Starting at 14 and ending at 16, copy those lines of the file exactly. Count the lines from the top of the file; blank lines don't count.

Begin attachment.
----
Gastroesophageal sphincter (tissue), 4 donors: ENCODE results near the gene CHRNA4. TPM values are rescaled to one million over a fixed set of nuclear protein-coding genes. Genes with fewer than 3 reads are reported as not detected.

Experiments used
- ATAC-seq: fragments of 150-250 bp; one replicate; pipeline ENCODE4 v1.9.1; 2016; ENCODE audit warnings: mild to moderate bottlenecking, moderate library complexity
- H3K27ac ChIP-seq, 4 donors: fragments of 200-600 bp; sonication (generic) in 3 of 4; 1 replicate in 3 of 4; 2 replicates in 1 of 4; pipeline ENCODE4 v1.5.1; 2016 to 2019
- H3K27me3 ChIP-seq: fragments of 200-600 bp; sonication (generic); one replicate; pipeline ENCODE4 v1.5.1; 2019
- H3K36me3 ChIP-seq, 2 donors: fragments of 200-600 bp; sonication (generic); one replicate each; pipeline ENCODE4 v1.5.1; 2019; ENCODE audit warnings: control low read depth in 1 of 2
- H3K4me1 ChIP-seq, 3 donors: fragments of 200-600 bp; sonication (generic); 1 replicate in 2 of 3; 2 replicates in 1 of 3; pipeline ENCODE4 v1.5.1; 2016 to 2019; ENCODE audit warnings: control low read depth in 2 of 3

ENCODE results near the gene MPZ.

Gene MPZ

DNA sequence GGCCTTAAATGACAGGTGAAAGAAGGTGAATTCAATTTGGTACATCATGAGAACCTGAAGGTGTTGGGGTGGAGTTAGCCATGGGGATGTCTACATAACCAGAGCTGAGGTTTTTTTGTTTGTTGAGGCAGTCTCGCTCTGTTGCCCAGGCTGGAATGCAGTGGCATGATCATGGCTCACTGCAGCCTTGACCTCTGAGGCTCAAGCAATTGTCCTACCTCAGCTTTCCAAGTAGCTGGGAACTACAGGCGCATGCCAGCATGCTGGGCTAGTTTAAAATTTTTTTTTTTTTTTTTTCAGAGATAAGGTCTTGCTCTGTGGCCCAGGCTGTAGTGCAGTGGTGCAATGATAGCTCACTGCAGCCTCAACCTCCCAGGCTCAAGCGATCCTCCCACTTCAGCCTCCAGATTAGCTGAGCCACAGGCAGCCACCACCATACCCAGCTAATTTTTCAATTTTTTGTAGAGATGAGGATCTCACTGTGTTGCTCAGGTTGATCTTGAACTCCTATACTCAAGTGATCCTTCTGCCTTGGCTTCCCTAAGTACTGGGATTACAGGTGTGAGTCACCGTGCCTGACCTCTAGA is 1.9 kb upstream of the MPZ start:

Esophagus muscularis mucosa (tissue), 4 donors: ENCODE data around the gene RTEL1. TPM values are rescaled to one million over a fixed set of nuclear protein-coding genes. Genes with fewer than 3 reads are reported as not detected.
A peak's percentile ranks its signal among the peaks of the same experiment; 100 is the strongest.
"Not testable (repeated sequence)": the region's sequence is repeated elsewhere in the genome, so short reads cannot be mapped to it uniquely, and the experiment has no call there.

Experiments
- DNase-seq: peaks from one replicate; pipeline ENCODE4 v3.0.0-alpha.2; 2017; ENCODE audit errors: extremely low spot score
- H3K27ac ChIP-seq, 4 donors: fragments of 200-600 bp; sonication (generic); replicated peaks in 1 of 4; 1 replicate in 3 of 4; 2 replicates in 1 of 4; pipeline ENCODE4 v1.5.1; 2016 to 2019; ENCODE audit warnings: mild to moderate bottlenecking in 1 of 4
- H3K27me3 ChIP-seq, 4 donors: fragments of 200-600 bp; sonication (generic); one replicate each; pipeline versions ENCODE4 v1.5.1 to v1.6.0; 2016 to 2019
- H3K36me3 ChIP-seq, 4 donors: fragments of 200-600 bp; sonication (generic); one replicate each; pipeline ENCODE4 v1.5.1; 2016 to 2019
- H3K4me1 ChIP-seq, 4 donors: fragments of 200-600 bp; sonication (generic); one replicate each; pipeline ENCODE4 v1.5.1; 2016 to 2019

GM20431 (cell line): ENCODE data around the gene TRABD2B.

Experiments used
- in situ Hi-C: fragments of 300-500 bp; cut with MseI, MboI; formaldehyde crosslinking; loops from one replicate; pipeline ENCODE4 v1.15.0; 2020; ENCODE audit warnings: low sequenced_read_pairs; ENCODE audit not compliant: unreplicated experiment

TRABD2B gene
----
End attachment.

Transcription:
Experiments
- DNase-seq: peaks from one replicate; pipeline ENCODE4 v3.0.0-alpha.2; 2017; ENCODE audit errors: extremely low spot score
- H3K27ac ChIP-seq, 4 donors: fragments of 200-600 bp; sonication (generic); replicated peaks in 1 of 4; 1 replicate in 3 of 4; 2 replicates in 1 of 4; pipeline ENCODE4 v1.5.1; 2016 to 2019; ENCODE audit warnings: mild to moderate bottlenecking in 1 of 4